- Business Case for Emotional Intelligence
- Do Emotional Intelligence Programs Work?
- Emotional Competence Framework
- Emotional Intelligence: What it is and Why it Matters
- Executives' Emotional Intelligence (mis) Perceptions
- Guidelines for Best Practice
- Guidelines for Securing Organizational Support For EI
- Johnson & Johnson Leadership Study
- Ontario Principals’ Council Leadership Study
- Technical Report on Developing Emotional Intelligence
- Emotional Intelligence Quotient (EQ-i)
- Emotional & Social Competence Inventory 360 (ESCI)
- Emotional & Social Competence Inventory-University (ESCI-U)
- Genos Emotional Intelligence Inventory (Genos EI)
- Group Emotional Competence Inventory (GEC)
- Mayer Salovey Caruso Emotional Intelligence Test (MSCEIT)
- Schutte Self-Report Inventory (SSRI)
- Trait Emotional Intelligence Questionnaire (TEIQue)
- Wong's Emotional Intelligence Scale
- Work Group Emotional Intelligence Profile (WEIP)
- Model Programs
- Achievement Motivation Training
- Care Giver Support Program
- Competency-Based Selection
- Emotional Competence Training - Financial Advisors
- Executive Coaching
- Human Relations Training
- Interaction Management
- Interpersonal Conflict Management - Law Enforcement
- Interpersonal Effectiveness Training - Medical Students
- JOBS Program
- Self-Management Training to Increase Job Attendance
- Stress Management Training
- Weatherhead MBA Program
- Williams' Lifeskills Program
- Article Reprints
Work Group Emotional Intelligence Profile (WEIP)
The Work Group Emotional Intelligence Profile (WEIP) is a self-report measure designed to measure emotional intelligence of individuals in teams. The measure employs a seven-point reference format ranging from 1 (strong disagree) to 7 (strongly agree), with items encouraging reflection on one's own behavior, such as "I am aware of my own feelings when working in a team" and "I am able to describe accurately the way others in the team are feeling."
Many tests that promise to measure emotional intelligence have appeared in recent years. Some of these tests seem promising, but many have not been empirically evaluated. As a service to our visitors, we have reviewed many of these tests and selected those for which there is a substantial body of research (at least five published journal articles or book chapters that provide empirical data based on the test). However, inclusion of a test on this web site does not constitute an endorsement of that test by CREIO.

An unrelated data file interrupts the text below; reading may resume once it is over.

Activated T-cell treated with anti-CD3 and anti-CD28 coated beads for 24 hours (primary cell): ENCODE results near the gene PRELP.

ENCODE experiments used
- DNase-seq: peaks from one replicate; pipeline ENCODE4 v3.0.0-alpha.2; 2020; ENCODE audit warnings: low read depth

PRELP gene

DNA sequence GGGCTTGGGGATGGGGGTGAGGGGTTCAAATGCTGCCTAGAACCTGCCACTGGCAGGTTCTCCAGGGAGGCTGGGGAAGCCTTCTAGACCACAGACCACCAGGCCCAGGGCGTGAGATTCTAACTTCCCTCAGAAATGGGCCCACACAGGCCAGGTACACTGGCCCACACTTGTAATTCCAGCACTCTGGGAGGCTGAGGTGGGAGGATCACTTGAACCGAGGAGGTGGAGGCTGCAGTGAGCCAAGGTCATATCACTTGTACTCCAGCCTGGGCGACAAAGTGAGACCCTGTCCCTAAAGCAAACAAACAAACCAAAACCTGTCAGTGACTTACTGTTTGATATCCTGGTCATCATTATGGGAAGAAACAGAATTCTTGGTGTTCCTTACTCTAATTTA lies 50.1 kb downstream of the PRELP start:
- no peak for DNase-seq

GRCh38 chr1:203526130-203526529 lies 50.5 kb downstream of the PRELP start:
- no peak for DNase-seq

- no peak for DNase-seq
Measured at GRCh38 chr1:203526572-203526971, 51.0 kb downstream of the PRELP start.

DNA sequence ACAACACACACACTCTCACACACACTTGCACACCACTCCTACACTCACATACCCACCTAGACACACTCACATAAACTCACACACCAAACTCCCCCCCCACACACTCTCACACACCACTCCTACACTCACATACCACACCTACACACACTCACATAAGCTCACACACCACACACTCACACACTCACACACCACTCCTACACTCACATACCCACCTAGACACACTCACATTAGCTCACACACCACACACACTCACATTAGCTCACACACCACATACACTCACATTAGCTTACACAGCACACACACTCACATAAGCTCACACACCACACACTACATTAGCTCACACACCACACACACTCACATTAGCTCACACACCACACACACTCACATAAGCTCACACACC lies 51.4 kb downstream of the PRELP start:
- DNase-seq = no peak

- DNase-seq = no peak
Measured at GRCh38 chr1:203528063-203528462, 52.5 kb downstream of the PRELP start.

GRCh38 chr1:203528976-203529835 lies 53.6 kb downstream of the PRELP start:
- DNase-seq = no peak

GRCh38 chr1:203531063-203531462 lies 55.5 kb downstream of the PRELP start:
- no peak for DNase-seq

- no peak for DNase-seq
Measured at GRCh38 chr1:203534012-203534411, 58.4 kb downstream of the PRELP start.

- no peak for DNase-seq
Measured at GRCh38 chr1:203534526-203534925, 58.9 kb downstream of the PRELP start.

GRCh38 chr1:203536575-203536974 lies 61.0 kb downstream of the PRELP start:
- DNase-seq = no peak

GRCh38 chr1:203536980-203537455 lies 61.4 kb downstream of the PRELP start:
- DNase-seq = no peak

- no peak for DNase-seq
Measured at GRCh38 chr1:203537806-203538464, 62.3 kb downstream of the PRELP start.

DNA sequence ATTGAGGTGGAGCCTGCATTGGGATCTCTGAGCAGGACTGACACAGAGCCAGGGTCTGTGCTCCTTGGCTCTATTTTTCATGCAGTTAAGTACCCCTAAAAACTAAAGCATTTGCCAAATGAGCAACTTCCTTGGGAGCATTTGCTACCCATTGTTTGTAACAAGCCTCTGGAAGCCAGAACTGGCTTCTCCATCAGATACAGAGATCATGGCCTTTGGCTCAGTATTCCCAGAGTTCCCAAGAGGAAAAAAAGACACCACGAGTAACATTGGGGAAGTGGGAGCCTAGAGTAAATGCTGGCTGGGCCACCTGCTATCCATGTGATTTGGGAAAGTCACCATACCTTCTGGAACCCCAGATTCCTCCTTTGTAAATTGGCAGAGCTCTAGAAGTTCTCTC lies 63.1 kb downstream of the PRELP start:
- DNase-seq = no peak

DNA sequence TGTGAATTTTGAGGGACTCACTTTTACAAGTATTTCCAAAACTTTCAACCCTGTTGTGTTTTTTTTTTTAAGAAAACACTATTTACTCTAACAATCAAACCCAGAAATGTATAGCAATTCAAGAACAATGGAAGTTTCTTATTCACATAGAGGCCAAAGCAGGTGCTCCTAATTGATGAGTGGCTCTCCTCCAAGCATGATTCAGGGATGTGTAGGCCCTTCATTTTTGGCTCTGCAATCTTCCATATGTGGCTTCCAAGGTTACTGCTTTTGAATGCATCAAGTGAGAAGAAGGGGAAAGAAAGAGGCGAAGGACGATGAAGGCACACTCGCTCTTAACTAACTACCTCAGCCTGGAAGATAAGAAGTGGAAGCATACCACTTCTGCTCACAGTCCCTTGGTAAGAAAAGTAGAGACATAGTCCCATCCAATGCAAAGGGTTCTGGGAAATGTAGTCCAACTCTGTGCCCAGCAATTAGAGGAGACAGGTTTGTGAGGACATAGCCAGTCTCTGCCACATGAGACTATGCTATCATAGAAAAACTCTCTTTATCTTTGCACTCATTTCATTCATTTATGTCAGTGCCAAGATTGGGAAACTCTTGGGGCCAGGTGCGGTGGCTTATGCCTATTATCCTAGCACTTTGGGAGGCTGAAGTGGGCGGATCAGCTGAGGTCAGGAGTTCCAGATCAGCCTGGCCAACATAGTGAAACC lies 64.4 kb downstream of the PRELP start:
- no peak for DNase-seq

The WEIP6 captures two dimensions of emotional intelligence: Ability to Deal with Own Emotions (Scale 1: 18 items) and Ability to Deal with Others' Emotions (Scale 2: 12 items) discerned by Jordan et al. (2002). Scales 1 and 2 are delineated into 5 subscales. Scale 1 is composed of the subscales Ability to Recognize Own Emotions, Ability to Discuss Own Emotions, and Ability to Manage Own Emotions. Scale 2 is composed of the subscales Ability to Recognize Others' Emotions and Ability to Manage Others' Emotions. Team emotional intelligence is measured by calculating the average scores of the WEIP6 for all team members.
Adeyemo, D. A. (2008). Demographic characteristics and emotional intelligence among workers in some selected organizations in Oyo State, Nigeria. VISION—The Journal of Business Perspective, 12(1).
Ayoko, O. B., Callan, V. J., & Hartel, C. E. J. (2008). The influence of team emotional climate on conflict and team members' reactions to conflict. Small Group Research, 39(2), 121-149.
Jordan, P. J., Ashkanasy, N. M., Hartel C. E. J., & Hooper, G. S. (2002). Workgroup emotional intelligence scale development and relationship to team process effectiveness and goal focus. Human Resource Management Review, 12, 195-214.
Jordan, P. J. & Troth, A. C. (2004). Managing emotions during team problem solving: Emotional intelligence and conflict resolution. Human Performance, 17(2), 195-218.
Kellett, J. B., Humphrey, R. H., & Sleeth, R. G. (2006). Empathy and the emergence of task and relations leaders. Leadership Quarterly, 17, 146-162.
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